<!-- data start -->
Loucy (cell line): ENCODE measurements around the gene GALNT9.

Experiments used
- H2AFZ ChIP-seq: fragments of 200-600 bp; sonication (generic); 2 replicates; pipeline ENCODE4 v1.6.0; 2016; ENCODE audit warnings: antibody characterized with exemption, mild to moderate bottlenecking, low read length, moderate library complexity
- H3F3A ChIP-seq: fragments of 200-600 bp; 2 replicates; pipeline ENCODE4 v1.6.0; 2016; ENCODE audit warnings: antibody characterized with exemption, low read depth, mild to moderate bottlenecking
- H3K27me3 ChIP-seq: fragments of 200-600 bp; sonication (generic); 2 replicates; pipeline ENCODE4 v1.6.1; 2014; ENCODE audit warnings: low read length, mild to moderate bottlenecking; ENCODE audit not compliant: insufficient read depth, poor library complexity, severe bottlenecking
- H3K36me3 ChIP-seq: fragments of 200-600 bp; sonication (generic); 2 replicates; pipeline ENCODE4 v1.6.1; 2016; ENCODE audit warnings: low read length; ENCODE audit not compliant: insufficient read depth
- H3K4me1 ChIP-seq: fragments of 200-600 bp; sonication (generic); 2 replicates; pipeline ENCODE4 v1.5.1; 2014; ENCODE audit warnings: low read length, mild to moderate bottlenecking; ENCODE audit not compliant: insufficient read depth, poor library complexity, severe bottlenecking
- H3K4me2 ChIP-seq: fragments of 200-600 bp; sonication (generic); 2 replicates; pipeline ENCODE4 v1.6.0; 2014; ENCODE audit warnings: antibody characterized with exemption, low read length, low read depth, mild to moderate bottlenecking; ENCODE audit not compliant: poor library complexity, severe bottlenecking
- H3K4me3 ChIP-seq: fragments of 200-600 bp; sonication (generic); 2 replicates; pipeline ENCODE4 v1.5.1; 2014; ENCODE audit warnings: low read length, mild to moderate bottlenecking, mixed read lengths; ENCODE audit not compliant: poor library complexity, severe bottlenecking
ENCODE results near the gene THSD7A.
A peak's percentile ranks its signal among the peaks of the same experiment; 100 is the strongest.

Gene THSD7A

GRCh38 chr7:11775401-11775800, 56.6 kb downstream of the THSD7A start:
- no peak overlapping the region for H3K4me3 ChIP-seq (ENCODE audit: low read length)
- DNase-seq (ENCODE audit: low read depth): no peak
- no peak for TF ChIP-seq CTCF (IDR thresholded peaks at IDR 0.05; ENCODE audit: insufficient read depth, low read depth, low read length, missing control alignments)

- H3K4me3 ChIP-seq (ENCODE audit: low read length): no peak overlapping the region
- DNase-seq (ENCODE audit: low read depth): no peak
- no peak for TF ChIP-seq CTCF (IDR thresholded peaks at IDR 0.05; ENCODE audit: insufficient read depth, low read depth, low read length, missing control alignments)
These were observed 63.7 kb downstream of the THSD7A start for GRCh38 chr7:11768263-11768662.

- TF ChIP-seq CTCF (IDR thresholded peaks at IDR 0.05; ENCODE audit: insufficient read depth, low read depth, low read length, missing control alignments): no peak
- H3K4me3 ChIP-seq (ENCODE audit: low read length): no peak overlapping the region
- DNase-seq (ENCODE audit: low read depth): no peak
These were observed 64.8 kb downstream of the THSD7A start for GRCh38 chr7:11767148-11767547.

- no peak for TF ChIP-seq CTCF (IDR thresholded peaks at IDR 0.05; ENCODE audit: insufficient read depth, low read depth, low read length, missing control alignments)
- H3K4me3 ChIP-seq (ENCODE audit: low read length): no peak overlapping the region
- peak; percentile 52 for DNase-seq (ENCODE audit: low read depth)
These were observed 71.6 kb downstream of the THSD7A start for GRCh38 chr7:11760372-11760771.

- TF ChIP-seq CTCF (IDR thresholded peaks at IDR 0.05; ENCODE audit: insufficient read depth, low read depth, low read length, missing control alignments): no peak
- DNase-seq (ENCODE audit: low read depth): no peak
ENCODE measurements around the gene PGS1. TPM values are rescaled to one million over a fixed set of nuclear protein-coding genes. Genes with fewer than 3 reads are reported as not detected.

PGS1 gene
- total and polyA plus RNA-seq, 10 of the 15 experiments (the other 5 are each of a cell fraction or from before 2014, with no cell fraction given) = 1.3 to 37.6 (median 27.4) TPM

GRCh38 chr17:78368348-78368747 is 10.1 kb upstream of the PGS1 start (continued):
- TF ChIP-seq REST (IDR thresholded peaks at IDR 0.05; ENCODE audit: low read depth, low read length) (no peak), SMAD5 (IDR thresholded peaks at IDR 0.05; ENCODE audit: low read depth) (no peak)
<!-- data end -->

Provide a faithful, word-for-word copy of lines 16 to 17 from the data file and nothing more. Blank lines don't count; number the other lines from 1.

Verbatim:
- no peak for TF ChIP-seq CTCF (IDR thresholded peaks at IDR 0.05; ENCODE audit: insufficient read depth, low read depth, low read length, missing control alignments)

- H3K4me3 ChIP-seq (ENCODE audit: low read length): no peak overlapping the region